City, Railroad Museum Put Hearing on Hold to Continue in Mediation

That's the Museum of the American Railroad's attorney with Edward R. Murrow.EXPAND
That's the Museum of the American Railroad's attorney with Edward R. Murrow.

Guess I won't be getting a parking ticket near the George Allen next Monday, when the city of Dallas and the Museum of American Railroad's attorneys were scheduled to meet back in Judge Martin Hoffman's courtroom for the injunction hearing. According to First Assistant City Attorney Chris Bowers, the two parties have agreed to extend mediation, which began with a daylong session earlier this week with Paul Salzberger. Two weeks ago, the city's attorney handling the case against the museum, which Dallas wants out of Fair Park by August 1, said he didn't expect mediation would yield significant results.

Bowers won't say much about what took place during mediation: "We have narrowed our differences somewhat, but the differences are still considerable." That's it. But he does say the injunction hearing has been postponed and will be rescheduled for later in the week.

I've left a message for the museum's attorney, William Brotherton, to get his perspective on how mediation's going and will update as soon as I hear back. And, regarding Brotherton, this I did not know: He's an actor who played a "disgruntled railroad worker" in Heavens Fall, which starred Tim Hutton and David Strathairn. He's also the author of the book Burlington Northern Adventures: Railroading in the Days of the Caboose.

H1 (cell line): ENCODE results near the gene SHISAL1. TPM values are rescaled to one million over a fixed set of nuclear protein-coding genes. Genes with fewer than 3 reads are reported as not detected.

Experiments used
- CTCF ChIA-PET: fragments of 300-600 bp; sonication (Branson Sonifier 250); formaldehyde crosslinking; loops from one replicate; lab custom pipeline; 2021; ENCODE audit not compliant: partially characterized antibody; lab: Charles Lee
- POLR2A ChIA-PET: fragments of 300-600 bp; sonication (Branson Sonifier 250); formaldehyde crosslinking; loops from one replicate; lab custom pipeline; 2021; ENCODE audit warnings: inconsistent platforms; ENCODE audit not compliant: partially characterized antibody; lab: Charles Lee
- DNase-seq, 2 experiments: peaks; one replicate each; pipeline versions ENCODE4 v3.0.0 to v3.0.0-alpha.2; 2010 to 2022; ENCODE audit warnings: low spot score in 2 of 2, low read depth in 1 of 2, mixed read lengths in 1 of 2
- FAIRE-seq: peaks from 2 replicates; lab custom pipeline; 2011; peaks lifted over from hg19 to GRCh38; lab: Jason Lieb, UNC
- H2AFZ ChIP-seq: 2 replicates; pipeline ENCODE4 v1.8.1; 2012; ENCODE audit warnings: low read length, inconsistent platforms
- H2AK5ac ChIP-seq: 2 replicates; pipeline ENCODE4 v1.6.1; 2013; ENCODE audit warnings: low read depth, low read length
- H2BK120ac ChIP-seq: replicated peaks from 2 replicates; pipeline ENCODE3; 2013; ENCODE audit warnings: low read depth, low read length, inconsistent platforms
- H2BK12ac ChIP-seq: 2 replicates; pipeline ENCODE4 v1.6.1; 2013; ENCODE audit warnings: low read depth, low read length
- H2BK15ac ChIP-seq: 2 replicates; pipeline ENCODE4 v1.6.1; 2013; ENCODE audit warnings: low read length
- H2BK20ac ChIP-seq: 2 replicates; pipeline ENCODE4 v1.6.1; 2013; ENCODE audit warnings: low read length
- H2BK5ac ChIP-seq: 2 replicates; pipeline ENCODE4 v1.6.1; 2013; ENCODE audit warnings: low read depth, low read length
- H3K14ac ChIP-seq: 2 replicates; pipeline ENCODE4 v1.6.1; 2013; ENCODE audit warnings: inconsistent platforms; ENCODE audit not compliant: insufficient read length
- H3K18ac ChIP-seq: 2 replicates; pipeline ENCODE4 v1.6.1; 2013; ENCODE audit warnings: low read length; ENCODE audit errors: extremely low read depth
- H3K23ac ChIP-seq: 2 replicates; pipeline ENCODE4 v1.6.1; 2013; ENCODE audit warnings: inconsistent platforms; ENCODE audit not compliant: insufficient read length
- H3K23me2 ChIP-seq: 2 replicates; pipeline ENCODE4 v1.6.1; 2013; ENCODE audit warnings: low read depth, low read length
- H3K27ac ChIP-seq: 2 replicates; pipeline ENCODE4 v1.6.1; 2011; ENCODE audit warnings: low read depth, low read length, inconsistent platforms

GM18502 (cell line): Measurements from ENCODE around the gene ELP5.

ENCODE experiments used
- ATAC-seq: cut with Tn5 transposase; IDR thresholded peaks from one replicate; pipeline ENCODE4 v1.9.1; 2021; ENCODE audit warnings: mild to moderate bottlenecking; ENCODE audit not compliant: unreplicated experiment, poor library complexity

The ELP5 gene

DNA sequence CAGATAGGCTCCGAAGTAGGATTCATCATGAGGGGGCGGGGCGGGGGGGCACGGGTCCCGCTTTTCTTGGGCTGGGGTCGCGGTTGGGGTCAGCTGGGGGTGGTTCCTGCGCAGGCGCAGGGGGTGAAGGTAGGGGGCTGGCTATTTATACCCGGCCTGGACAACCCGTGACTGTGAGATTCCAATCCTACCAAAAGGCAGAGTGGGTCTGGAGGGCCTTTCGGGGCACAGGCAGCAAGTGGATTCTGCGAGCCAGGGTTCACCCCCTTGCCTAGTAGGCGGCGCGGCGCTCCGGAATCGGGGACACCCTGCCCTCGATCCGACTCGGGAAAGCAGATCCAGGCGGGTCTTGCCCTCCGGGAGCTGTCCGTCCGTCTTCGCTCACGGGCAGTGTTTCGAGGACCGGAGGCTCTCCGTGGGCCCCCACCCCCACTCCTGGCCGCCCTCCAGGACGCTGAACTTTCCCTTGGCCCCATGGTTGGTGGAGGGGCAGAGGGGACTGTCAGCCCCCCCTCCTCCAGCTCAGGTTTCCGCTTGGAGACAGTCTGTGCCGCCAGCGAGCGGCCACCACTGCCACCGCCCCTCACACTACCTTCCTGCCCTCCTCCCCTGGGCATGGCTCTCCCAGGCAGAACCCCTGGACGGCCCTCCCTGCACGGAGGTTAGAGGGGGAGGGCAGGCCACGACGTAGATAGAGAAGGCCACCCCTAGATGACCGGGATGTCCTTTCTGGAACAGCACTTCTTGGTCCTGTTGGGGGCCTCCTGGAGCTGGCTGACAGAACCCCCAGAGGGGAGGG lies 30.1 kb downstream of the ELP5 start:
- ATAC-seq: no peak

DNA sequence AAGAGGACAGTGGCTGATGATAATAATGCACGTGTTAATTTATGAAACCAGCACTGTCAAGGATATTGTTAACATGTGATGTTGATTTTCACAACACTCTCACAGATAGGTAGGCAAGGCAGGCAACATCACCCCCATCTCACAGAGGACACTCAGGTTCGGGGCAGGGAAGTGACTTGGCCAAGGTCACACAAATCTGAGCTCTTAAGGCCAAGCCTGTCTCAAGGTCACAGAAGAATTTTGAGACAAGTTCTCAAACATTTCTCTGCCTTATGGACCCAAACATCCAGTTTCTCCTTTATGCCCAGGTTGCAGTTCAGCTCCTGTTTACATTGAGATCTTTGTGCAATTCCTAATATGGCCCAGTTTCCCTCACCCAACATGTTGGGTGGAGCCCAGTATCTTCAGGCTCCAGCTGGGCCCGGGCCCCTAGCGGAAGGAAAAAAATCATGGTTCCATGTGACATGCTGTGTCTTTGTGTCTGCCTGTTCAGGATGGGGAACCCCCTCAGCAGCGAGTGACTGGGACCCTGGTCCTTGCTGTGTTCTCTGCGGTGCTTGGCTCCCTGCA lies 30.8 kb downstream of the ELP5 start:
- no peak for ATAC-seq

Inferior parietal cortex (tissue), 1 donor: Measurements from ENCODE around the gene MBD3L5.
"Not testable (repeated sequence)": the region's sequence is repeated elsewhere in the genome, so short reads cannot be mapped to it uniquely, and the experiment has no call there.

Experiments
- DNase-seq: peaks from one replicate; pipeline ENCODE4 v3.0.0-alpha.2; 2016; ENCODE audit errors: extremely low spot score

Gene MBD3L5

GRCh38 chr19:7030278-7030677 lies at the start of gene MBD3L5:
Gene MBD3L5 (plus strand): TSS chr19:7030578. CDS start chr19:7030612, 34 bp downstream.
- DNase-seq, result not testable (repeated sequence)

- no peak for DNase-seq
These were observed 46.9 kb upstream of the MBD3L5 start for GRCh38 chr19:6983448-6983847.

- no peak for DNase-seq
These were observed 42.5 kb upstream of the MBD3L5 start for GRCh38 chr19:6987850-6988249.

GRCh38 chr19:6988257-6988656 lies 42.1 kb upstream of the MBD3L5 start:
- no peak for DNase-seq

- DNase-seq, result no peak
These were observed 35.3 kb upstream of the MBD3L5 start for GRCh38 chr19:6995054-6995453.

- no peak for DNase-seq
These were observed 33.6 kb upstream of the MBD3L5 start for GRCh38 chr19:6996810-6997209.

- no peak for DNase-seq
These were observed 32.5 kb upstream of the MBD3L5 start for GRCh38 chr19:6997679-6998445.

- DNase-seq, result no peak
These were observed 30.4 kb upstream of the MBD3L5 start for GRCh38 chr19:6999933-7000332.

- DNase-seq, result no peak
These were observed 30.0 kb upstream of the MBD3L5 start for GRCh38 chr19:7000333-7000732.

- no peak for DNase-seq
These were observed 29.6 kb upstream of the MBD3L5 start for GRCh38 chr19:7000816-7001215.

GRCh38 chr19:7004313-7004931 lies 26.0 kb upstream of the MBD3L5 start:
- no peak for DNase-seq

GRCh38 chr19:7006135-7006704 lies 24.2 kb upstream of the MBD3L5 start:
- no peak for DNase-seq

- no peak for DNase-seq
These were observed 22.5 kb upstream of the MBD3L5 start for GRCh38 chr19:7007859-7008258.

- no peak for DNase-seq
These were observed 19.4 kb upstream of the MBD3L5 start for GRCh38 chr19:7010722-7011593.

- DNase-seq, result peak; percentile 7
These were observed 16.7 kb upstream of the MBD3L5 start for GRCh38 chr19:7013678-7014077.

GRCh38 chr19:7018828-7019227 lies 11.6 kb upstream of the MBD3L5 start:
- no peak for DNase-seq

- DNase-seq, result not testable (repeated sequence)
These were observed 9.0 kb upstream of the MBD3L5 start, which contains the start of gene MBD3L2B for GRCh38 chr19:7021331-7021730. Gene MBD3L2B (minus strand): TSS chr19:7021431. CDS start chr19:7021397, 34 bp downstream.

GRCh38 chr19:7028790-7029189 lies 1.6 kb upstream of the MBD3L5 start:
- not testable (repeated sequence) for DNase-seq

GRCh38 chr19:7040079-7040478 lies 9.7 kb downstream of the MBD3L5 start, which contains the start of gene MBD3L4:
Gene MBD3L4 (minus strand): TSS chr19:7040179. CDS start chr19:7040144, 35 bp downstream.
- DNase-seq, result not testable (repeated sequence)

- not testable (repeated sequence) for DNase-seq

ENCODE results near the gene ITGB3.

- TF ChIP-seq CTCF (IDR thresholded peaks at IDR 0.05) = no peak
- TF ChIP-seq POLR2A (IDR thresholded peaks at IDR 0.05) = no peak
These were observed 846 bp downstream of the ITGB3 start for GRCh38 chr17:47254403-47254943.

Update at 11:07 a.m.: Brotherton says mediation will resume on Wednesday, and that Hoffman's TRO has been extended till the injunction hearing is rescheduled. And he, like Bowers, thinks progress has been made -- though, he says, "I thought we were a little closer [than Bowers does], but it's good to know the city feels that way."

I asked if he think this can be resolved without a trial. "Time will tell," he says with a laugh. "Both parties want the same thing. There ought to be a way to resolve this, but who knows? Dallas is a bg city with big resouces and a lot of attorneys, and the museum's a nonprofit trying to preserve heritage. It's not in the litigaiton business. Obviously, if it's the city's intention to beat the museum down they may win at that, but it's not in the best interest of the citizens of Dallas."


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